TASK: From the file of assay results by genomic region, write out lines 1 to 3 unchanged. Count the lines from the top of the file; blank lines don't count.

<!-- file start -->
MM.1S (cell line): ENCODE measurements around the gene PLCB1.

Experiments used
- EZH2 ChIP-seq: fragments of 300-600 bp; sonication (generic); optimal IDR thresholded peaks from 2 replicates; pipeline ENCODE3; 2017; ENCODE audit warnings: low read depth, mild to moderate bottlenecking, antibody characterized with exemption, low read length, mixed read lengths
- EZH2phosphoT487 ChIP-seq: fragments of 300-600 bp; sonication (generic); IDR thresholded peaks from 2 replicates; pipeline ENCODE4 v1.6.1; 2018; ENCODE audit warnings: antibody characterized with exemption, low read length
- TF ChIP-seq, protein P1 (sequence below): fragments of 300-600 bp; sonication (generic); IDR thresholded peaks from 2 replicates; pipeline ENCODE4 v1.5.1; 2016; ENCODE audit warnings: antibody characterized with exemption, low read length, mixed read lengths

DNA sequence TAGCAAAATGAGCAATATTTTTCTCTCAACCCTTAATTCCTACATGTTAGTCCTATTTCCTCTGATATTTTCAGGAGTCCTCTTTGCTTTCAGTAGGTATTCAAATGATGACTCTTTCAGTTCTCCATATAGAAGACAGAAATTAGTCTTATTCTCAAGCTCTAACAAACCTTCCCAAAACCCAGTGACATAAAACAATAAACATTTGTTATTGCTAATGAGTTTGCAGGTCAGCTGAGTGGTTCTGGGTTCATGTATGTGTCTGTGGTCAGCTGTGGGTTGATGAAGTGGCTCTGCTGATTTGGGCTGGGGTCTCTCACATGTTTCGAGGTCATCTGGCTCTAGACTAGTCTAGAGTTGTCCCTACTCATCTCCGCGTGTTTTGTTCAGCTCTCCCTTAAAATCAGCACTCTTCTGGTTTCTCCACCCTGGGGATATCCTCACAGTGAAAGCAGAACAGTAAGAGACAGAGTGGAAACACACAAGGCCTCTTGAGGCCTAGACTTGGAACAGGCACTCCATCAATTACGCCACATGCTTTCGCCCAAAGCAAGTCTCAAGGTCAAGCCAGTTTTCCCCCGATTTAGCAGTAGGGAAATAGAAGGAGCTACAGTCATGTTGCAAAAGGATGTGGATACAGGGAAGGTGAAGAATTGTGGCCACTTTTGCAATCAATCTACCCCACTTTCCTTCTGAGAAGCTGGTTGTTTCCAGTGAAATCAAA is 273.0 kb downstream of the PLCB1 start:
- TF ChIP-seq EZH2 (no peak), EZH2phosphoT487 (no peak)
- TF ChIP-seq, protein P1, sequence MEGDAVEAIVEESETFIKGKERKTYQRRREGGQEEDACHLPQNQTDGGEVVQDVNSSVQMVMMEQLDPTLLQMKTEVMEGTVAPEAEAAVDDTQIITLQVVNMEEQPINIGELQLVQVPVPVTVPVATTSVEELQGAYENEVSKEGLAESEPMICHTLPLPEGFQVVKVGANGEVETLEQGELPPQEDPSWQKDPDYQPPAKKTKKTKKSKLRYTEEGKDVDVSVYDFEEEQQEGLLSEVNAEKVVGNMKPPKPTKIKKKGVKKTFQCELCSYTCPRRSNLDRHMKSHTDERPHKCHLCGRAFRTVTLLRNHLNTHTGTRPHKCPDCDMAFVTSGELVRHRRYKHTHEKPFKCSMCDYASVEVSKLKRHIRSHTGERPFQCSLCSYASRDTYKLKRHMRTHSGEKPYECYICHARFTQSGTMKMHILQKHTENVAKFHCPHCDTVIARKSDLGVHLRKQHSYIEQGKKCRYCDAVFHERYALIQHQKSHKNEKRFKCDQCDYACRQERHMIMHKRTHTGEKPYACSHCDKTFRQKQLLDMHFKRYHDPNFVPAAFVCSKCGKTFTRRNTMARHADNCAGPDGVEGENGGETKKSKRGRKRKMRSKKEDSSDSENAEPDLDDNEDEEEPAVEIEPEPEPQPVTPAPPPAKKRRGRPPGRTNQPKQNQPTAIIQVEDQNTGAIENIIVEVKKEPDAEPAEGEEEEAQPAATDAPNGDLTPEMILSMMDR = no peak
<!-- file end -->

MM.1S (cell line): ENCODE measurements around the gene PLCB1.

Experiments used
- EZH2 ChIP-seq: fragments of 300-600 bp; sonication (generic); optimal IDR thresholded peaks from 2 replicates; pipeline ENCODE3; 2017; ENCODE audit warnings: low read depth, mild to moderate bottlenecking, antibody characterized with exemption, low read length, mixed read lengths